In this case, there were three highlights that have stars and exclamation points in my notes. The first is a rethink of what "DR" means. Jonathan talked about substituting the word "stress" for "disaster," and applying DR principles to mitigating other kinds of challenges, such as security incidents and performance issues. I think this is an incredibly useful re-interpretation. DR has often been kind of marginalized in IT planning, especially within SMBs, as it is hard to allocate cycles and budget to a situation that might never come to pass. By broadening the definition, we increase the use scenarios - and may help stimulate approaches that can be more broadly adopted and applied than has been the case in the past.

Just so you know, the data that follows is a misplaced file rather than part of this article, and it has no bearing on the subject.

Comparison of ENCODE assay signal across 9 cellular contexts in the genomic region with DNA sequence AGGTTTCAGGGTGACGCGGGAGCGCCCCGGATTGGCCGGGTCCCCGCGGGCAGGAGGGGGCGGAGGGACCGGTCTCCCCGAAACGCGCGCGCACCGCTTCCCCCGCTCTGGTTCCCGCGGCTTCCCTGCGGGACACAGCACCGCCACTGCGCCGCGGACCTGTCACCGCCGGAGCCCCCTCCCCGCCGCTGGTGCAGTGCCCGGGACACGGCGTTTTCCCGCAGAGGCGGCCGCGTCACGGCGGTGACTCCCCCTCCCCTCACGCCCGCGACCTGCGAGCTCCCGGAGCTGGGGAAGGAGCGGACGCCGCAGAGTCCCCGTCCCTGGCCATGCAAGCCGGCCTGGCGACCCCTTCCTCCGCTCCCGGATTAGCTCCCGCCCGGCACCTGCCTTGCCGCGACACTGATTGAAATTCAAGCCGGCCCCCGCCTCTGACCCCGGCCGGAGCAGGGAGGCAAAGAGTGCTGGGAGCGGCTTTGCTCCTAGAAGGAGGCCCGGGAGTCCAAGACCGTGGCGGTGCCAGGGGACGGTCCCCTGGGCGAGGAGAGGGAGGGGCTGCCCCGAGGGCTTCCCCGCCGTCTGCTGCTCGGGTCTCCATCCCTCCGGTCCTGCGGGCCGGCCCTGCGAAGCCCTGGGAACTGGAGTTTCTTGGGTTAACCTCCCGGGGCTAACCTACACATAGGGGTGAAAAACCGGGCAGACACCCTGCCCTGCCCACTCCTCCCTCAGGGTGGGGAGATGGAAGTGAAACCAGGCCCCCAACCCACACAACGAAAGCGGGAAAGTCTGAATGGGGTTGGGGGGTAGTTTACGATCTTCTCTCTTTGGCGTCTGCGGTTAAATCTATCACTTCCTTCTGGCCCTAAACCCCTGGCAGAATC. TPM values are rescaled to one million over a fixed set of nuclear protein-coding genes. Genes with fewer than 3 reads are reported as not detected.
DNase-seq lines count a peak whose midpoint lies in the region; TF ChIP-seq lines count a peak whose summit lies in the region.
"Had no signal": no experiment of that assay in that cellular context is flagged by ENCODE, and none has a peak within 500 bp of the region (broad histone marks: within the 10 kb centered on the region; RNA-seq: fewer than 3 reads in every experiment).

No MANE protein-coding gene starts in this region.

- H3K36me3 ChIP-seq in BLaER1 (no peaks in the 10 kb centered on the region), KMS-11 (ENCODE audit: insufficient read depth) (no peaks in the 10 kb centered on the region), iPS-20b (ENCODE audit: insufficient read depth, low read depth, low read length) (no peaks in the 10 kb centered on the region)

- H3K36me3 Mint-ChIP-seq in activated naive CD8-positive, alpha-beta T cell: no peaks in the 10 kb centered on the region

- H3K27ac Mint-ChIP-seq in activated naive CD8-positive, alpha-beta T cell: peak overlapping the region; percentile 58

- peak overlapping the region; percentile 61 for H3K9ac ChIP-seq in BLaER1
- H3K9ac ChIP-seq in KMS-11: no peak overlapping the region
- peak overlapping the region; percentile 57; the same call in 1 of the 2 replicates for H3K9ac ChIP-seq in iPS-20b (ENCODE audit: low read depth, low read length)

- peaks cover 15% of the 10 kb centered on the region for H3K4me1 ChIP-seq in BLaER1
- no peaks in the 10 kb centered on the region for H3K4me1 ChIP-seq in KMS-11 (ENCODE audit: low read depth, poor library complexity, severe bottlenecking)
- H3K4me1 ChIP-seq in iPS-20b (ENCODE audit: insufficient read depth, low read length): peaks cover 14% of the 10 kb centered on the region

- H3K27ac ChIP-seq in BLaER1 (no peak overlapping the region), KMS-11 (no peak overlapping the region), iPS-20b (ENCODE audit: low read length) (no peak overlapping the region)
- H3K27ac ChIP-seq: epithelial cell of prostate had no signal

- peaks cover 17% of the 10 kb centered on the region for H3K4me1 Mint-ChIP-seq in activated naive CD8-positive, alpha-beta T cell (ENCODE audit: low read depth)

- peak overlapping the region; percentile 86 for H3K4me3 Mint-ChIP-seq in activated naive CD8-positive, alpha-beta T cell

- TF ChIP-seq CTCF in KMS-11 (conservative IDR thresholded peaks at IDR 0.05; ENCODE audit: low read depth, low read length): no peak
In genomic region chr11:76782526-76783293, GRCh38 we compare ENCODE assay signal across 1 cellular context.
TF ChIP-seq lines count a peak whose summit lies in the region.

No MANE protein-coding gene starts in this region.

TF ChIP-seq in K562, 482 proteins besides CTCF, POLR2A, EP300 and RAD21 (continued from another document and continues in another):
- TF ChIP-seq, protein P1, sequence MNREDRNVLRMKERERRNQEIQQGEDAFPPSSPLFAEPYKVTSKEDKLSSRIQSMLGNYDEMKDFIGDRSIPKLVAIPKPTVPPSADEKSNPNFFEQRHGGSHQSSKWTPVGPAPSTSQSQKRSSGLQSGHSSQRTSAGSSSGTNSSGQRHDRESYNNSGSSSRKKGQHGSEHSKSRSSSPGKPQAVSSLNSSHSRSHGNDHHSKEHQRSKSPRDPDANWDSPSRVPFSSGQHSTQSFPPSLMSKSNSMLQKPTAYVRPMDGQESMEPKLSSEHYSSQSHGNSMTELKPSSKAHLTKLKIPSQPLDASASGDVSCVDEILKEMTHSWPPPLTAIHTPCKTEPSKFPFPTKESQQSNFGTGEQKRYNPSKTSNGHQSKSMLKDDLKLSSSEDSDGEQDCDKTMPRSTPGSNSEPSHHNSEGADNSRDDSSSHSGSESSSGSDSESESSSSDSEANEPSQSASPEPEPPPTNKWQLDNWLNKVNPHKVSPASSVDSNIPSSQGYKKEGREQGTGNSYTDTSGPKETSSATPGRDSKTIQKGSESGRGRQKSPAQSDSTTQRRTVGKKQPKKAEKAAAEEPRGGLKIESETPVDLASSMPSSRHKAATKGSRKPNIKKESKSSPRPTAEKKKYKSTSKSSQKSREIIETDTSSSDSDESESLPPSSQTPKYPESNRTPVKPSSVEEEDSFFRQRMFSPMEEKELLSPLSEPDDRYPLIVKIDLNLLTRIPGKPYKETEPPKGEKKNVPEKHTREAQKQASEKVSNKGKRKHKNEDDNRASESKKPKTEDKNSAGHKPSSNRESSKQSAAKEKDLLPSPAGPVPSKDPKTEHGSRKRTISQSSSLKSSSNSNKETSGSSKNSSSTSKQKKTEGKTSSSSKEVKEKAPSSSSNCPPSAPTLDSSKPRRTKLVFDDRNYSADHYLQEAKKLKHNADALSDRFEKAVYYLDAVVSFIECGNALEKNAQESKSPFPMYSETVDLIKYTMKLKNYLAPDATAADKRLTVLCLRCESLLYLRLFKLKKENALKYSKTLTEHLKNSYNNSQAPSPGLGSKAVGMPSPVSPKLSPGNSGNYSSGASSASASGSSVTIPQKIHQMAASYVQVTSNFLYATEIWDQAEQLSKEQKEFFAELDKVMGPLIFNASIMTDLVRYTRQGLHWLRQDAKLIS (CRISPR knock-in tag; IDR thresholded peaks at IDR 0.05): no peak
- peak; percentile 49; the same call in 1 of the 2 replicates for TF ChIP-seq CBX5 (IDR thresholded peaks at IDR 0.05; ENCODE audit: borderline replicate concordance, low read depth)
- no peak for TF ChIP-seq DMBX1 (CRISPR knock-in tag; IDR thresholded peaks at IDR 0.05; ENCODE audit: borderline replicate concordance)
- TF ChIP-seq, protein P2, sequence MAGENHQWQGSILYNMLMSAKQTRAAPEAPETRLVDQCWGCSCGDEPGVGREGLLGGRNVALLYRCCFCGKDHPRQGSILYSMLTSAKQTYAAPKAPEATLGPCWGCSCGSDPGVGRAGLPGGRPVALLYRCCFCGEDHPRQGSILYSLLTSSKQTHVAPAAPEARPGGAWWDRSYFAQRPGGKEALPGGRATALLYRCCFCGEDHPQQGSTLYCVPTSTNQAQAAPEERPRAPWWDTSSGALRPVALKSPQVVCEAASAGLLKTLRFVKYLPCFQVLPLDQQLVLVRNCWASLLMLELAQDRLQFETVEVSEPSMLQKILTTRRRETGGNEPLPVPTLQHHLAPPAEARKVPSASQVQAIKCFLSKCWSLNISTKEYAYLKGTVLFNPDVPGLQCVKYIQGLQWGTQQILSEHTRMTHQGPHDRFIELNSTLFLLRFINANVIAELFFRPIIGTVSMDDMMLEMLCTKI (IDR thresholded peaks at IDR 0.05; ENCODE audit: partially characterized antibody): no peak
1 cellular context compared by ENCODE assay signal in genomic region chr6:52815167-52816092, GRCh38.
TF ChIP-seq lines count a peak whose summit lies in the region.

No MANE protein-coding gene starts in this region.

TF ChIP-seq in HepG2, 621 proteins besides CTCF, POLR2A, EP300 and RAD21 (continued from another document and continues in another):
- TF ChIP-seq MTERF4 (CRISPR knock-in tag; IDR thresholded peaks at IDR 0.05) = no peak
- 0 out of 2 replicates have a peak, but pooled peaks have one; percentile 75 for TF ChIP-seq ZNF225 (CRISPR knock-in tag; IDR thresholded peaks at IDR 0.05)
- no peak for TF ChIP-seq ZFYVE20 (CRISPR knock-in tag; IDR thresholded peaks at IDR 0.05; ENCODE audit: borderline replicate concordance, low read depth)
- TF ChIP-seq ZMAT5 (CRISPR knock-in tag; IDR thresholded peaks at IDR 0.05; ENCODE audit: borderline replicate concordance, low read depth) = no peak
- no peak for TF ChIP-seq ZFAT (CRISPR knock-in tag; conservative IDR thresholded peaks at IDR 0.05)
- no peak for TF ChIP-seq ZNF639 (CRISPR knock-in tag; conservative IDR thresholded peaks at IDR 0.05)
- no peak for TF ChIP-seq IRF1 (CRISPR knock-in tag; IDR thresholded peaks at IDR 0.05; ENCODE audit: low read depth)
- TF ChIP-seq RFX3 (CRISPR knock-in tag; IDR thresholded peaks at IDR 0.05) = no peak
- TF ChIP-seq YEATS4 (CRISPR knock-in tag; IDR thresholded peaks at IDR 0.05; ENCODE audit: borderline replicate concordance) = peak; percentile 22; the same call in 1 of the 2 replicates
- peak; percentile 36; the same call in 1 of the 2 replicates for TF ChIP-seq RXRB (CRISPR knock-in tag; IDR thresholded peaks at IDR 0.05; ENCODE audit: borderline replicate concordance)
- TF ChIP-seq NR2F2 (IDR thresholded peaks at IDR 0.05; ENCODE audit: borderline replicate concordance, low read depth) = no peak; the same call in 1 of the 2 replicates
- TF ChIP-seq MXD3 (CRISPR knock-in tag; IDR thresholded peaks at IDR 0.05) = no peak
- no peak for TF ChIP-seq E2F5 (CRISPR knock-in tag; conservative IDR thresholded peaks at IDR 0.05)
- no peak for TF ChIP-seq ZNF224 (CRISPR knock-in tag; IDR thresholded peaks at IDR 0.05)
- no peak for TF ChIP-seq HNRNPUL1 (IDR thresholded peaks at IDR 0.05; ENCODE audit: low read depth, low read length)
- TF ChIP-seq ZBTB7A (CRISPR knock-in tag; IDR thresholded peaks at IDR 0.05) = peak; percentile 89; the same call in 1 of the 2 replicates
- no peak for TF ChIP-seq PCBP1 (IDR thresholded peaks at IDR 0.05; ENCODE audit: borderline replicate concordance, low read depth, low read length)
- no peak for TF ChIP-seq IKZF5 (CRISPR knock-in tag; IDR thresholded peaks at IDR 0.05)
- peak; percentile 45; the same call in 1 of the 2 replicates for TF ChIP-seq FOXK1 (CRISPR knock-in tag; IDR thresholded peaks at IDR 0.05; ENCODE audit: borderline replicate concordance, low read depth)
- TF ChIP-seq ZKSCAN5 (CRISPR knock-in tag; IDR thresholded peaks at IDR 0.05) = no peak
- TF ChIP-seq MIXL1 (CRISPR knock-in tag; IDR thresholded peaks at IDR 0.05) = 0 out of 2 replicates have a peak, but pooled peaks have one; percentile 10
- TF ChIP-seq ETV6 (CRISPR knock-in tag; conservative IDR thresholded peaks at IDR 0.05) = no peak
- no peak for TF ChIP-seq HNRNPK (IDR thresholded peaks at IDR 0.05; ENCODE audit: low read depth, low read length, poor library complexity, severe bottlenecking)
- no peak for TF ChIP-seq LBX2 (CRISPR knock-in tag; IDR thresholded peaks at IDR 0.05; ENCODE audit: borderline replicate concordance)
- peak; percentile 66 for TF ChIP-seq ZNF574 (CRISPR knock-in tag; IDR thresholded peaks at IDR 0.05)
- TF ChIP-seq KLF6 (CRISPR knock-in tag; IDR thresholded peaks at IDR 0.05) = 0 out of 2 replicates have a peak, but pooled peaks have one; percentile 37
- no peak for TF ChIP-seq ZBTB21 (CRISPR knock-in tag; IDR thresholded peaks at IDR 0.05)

The second highlight was a definition of "hybrid" that I haven't seen before, one which speaks to management orientation rather than technology: the idea of a hybrid approach involves optimizing core technologies and increasing agility. Jonathan's presentation included examples of the differences in these two objectives, and of the benefits derived from coordinating them (e.g., Big Data). There is a lot of talk about Gartner's Bi-Modal concept, which is similar, but I liked the way that Jonathan positioned his take on the issue.

    The third and most compelling highlight concerned the impact of organizational structures on cloud success. Jonathan cited several references, especially "Team of Teams" by General Stanley McChrystal, that provide examples of how organizational strategies can affect agility and absorption of new ideas.